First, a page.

TNT has firmed up its new slate of original programming for the summer, adding a miniseries about the CIA to "The Closer" and two new weekly series.
"The Company," which focuses on the activities of the CIA during the Cold War, is scheduled to premiere in August. The six-hour limited series will join a pair of other new shows, the previously announced "Heartland" and "Saving Grace." The cable network also announced several new series in development Tuesday, including a project from Steven Bochco and an update of the 1960s series "The Saint."
"Our strategy with original series is to provide an environment in which the industry's best and brightest can work and be successful," says Michael Wright, who oversees original programming at TNT. "The roster of top talent coming to work at TNT demonstrates our commitment to providing our viewers with the very best dramatic entertainment possible."
Chris O'Donnell (late of "Grey's Anatomy"), Michael Keaton ("Cars," "Batman") and Alfred Molina ("Spider-Man 2") star in "The Company," which follows CIA agents who are deeply embroiled in the spy game. Ridley and Tony Scott are among the executive producers; Ken Nolan ("Black Hawk Down") is writing the script and Mikael Salomon ("Band of Brothers," "Salem's Lot") is directing.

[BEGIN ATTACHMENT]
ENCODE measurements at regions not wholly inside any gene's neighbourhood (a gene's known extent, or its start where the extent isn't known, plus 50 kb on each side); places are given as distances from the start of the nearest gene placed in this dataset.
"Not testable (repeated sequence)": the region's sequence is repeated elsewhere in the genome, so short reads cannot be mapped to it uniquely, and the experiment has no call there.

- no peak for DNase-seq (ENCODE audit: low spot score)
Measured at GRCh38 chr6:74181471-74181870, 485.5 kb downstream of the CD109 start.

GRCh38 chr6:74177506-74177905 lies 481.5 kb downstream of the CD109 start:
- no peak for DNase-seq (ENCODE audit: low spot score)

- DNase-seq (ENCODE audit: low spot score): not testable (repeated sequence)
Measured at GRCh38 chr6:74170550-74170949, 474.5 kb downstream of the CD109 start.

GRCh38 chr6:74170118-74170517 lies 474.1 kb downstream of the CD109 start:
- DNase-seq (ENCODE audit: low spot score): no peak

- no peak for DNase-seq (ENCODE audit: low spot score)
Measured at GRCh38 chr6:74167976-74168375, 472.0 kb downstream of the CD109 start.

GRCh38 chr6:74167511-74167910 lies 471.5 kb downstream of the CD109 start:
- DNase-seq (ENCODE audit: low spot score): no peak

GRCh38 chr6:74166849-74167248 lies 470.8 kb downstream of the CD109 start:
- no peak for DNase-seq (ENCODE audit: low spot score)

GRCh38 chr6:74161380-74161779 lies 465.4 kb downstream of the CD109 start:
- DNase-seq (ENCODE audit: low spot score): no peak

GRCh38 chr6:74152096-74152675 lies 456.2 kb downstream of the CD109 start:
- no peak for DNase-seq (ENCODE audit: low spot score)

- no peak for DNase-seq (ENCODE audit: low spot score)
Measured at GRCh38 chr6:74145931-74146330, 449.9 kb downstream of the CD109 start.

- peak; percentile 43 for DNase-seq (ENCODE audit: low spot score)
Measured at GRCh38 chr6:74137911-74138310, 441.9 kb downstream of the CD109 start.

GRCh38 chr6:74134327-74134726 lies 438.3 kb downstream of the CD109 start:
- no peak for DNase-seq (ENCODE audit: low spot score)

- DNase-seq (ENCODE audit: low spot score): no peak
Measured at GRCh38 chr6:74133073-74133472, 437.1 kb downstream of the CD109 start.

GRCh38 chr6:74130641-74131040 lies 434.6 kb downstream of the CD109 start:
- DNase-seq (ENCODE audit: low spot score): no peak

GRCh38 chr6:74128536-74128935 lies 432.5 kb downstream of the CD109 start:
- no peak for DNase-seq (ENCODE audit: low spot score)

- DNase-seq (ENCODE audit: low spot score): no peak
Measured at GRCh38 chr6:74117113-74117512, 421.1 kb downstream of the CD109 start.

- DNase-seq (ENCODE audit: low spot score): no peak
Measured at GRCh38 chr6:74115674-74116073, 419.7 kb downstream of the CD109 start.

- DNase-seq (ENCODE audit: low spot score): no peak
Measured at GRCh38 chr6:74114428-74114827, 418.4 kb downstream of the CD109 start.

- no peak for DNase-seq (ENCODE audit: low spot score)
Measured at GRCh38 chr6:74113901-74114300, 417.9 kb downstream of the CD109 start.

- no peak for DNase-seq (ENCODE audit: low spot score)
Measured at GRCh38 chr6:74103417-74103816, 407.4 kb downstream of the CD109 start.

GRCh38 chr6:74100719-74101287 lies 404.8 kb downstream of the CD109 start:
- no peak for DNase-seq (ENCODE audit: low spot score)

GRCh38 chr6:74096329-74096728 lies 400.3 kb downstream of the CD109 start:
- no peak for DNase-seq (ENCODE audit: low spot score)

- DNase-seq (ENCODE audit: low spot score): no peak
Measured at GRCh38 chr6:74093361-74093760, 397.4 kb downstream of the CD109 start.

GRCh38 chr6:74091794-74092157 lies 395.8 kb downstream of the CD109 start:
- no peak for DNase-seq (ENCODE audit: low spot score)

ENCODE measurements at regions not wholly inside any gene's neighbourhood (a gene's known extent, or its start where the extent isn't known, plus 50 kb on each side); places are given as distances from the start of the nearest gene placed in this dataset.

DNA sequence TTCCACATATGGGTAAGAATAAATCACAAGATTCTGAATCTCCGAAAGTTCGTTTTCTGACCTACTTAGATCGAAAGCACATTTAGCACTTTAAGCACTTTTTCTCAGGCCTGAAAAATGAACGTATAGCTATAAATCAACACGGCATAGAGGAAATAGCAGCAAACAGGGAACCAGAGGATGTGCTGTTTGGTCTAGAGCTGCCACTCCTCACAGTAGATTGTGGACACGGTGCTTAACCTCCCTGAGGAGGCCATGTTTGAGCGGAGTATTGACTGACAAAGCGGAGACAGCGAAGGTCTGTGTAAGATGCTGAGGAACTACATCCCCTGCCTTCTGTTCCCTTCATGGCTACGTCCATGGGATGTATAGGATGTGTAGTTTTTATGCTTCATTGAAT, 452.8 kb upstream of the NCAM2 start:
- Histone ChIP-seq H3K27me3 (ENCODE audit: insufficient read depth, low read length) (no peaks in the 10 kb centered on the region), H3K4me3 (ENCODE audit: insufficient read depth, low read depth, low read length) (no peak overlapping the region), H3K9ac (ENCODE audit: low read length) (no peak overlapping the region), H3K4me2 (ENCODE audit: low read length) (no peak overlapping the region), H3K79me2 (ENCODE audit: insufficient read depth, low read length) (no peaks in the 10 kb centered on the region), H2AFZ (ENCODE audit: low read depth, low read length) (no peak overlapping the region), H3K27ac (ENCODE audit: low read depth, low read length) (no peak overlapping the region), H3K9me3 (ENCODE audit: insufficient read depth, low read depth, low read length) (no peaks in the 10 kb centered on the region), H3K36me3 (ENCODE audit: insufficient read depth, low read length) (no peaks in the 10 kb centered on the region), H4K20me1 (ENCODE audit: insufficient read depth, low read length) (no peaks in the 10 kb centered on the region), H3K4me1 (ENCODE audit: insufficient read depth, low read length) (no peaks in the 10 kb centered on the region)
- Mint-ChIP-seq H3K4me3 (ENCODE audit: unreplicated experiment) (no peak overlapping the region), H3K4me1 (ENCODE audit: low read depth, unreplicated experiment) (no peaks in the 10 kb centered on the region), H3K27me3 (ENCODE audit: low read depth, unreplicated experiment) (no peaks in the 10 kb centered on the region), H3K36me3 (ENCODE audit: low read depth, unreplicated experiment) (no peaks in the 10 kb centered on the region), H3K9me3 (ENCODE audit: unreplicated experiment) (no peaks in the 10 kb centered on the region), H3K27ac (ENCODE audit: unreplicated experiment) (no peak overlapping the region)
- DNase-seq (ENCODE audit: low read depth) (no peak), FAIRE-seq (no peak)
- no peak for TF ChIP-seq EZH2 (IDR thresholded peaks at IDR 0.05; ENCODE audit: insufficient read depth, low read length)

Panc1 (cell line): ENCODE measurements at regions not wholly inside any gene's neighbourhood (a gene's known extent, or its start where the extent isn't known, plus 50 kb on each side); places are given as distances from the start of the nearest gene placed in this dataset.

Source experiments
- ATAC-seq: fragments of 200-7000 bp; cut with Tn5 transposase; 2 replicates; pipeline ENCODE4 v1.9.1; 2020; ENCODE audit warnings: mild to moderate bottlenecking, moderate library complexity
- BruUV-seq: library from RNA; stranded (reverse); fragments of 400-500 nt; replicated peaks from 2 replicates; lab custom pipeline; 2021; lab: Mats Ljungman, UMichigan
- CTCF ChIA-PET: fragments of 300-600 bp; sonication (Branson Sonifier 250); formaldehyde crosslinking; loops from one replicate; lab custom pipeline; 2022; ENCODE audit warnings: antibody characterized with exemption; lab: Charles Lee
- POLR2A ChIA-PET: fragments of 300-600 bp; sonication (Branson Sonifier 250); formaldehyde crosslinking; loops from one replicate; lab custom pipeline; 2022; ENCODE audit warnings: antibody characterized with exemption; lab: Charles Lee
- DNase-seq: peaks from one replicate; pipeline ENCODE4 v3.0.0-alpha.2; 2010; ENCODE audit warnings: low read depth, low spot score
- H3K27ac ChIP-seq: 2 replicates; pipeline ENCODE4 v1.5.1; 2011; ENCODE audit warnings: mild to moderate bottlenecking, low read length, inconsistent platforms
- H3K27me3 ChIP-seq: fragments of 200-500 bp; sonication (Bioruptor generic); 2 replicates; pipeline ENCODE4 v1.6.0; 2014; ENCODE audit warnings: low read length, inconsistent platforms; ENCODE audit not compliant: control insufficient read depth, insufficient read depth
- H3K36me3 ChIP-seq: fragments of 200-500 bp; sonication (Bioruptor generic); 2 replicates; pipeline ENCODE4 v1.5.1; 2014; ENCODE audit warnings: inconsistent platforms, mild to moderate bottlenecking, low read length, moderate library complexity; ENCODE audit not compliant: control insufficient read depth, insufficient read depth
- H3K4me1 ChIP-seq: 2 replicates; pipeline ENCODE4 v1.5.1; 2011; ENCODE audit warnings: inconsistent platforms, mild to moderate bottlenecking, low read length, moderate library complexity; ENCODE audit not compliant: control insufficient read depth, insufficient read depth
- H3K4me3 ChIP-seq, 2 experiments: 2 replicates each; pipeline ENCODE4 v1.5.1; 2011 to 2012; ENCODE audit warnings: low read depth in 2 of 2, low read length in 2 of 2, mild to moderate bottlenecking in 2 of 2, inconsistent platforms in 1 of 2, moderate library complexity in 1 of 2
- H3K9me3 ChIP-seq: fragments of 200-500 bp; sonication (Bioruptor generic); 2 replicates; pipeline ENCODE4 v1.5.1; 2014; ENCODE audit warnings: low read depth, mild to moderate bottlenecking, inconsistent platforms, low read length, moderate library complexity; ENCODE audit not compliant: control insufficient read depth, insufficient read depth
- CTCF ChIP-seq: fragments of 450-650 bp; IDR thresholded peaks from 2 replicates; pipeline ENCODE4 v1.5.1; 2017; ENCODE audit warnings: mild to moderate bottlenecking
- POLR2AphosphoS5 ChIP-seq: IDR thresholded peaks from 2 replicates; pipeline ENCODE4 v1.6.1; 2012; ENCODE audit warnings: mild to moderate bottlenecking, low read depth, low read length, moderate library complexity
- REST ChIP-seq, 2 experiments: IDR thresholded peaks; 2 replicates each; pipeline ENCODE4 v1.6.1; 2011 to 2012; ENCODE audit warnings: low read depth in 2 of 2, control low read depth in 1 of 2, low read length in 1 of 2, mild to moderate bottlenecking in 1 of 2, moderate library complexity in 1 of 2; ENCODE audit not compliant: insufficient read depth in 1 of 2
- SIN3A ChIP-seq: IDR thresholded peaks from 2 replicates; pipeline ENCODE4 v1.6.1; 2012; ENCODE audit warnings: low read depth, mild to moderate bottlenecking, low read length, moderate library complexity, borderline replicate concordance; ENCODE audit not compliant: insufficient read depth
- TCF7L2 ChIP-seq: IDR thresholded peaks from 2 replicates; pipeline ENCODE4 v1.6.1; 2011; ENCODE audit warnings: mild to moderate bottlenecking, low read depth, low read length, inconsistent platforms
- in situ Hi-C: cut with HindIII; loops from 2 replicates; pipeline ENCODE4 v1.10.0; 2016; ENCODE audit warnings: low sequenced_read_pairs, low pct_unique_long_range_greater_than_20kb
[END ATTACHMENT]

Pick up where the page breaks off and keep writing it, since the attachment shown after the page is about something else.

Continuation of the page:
"Heartland," which stars Treat Williams ("Everwood") as a transplant surgeon and Kari Matchett ("Invasion") as his ex-wife, an organ-recovery coordinator. It's scheduled to premiere in June and is likely to be paired with "The Closer," which is back for a third season.
"Saving Grace" (formerly just "Grace") features Oscar winner Holly Hunter ("The Piano," "The Incredibles") as a self-destructive Oklahoma City police detective who meets an angel ("Deadwood's" Leon Rippy) who helps put her back on the right path.
Among TNT's development possibilities are a drama co-written by Bochco ("NYPD Blue," "L.A. Law") and David Fiege about friends from law school who are professional adversaries; "A.D.," a family drama from the "Hoosiers" team of Angelo Pizzo and David Anspaugh; and "The Saint," a contemporary take on the '60s show from William J. MacDonald ("Rome") and Jorge Zamacona ("Homicide," "Wanted").Copyright © 2015, Los Angeles Times